Last Minute Writing Advice

Dear readers,

The ACL deadline is a few days away. My group is not submitting to ACL this year, but judging from experience with other deadlines, this is a week when miraculous transformations happen — barely intelligible drafts fraught with mistakes and confusions become polished submissions, with very little resemblance to the initial version. I suspect this process is not unique to the MIT NLP group, and for most of you, this week is crucial in refining your submissions. To get additional inspiration, we asked a number of prominent ACL researchers to share advice they give to their own students in the last week before submission. We are really grateful to Claire Cardie, Chris Dyer, Hal Daumé, Kathy McKeown (my own advisor), Ray Mooney, and Philip Resnik for their insightful comments.

If I may add my personal advice for the last week: make sure you get enough sleep, healthy food and exercise. This is just another deadline 🙂

Good luck!

Claire Cardie (Cornell University)

1037_11_029.CR2Ok, so my real advice for the week before an ACL deadline is TO ALREADY HAVE THE PAPER WRITTEN AT THIS POINT and to use the week to get comments on the paper from as many (qualified) reviewers as possible, making changes to the paper in response.  Alas, it seems to be a rare researcher who has completed her paper THAT far in advance :).   So, taking a more realistic point of view,  I think that there are two key things to work on in the remaining time before the submission deadline. (Of course, there are way more than two, but Regina asked for just one paragraph.)  (1) The introduction of the paper has to convince the reader that you are working on a significant problem, that you have strong and/or interesting results, and make clear what the novel contributions of the work are; it has to clearly walk the reader through the “story” of the paper.  The rest of the paper has to follow through, but if the intro is bad, you’ve already lost the interest of many reviewers.  So make sure that the introduction is impeccable. (2) Think about (and get others to help you think about) what aspect of the work or the writing of the paper itself is (given the paper’s current state) most likely to “kill” the paper in the eyes of the reviewers.  Fix this problem as best you can.  Iterate this find-and-fix process as many times as is possible before the deadline.   There is always something to improve.

Chris Dyer (Google DeepMind/Carnegie Mellon University)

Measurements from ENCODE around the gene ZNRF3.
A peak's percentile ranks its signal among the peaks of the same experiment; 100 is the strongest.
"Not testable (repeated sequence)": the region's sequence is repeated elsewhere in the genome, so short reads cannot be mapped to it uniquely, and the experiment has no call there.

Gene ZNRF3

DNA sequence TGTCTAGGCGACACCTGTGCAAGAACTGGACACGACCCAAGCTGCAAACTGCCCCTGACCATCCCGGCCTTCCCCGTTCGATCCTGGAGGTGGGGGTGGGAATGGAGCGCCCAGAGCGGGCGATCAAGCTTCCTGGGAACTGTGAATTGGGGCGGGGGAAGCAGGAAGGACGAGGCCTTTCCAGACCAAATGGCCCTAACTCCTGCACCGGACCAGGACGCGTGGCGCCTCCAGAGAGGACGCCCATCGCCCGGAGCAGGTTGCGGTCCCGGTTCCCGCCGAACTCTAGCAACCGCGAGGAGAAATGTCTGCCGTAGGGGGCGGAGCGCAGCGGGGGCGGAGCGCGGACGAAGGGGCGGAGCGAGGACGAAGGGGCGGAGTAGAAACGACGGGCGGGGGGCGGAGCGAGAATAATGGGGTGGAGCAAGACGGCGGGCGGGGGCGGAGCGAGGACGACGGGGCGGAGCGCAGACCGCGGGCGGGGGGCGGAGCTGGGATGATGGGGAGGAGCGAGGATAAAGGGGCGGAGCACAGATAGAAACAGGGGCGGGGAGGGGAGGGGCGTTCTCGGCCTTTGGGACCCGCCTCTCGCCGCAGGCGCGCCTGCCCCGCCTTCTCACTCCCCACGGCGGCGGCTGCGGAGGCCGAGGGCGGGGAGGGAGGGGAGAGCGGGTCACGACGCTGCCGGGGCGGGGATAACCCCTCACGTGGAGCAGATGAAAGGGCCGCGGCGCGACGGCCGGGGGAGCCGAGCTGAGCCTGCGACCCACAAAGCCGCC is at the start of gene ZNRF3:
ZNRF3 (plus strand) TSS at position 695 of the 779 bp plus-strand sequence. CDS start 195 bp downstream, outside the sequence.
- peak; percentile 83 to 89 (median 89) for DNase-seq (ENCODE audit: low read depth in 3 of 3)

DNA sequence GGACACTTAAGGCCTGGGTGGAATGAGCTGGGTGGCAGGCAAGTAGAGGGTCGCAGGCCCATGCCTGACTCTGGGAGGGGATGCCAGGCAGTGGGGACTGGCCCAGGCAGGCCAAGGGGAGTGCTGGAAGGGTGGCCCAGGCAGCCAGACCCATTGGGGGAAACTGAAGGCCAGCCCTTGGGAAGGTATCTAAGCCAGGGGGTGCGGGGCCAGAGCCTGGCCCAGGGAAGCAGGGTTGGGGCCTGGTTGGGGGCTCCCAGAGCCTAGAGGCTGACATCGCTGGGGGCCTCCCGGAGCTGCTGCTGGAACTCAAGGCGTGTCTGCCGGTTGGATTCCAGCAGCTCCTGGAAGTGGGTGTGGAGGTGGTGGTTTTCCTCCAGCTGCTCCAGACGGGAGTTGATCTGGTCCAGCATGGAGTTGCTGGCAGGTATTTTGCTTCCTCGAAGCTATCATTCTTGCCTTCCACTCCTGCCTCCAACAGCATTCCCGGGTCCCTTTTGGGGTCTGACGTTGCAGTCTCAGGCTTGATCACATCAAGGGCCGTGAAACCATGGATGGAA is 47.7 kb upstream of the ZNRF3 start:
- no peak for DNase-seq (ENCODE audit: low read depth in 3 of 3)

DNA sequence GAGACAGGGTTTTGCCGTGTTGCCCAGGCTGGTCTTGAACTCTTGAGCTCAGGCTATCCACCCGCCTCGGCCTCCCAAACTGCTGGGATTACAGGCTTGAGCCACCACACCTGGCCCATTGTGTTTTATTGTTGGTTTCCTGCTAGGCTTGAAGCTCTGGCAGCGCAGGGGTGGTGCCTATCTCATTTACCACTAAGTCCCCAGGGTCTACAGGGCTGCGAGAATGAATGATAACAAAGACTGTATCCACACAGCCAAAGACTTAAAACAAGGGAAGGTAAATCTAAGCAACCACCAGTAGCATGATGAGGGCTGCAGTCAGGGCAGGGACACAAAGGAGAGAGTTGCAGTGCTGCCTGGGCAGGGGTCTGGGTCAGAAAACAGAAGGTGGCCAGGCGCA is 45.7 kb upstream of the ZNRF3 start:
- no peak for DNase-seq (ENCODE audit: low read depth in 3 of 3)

dyerWhen you are putting the finishing touches on your paper, your primary concern should be whether the paper is clear and easy to follow. There are an astounding number of papers that have interesting and important results, but, because they are difficult to follow, they are rejected or don’t have as much impact as they deserve. Reviewers miss the point, and casual readers give up in frustration. While fluency and an elegant turn of phrase are nice, these are really just details (good news for non-native writers!): when it comes to clarity, it’s far more important that your paper cohere globally and that its argument unfold logically. One strategy I find helpful here is to read and edit the paper at different granularities—you might call it “coarse to fine reading”. First, just read the abstract and the introduction. Do you know what the paper’s argument is what its key results are? Next, read the abstract again and the first sentence of every section. Did you make the same argument in both places? Finally, read the first sentence of every paragraph. The outline of the story you are telling should be quite clear, even if the details are missing.

If you can read the paper “coarsely” and still follow its argument, you have a well-organized paper that your reviewers will understand. If you can’t, no amount of beautiful prose is going to fix it.

Hal Daumé III (University of Maryland)

daumeMy biggest advice to authors (to the extent I’m in a position to offer it) is to think about how to make the reviewer’s job easy. It should be obvious from the first two paragraphs what your key contribution is, and a reviewer should be able to easily explain what they’ve learned from your paper. Whatever your central claim is, experiments should be designed to test it. “Winning” on tasks isn’t that interesting: next year, someone else will “win” again. As a reviewer, I need to learn something beyond that: what makes your thing actually work? Finally, pay very very close attention to how you frame the problem in the first page: a good sell helps a lot, though naturally overselling should be avoided because you won’t be able to support it with experiments/theory.

Kathy McKeown (Columbia University)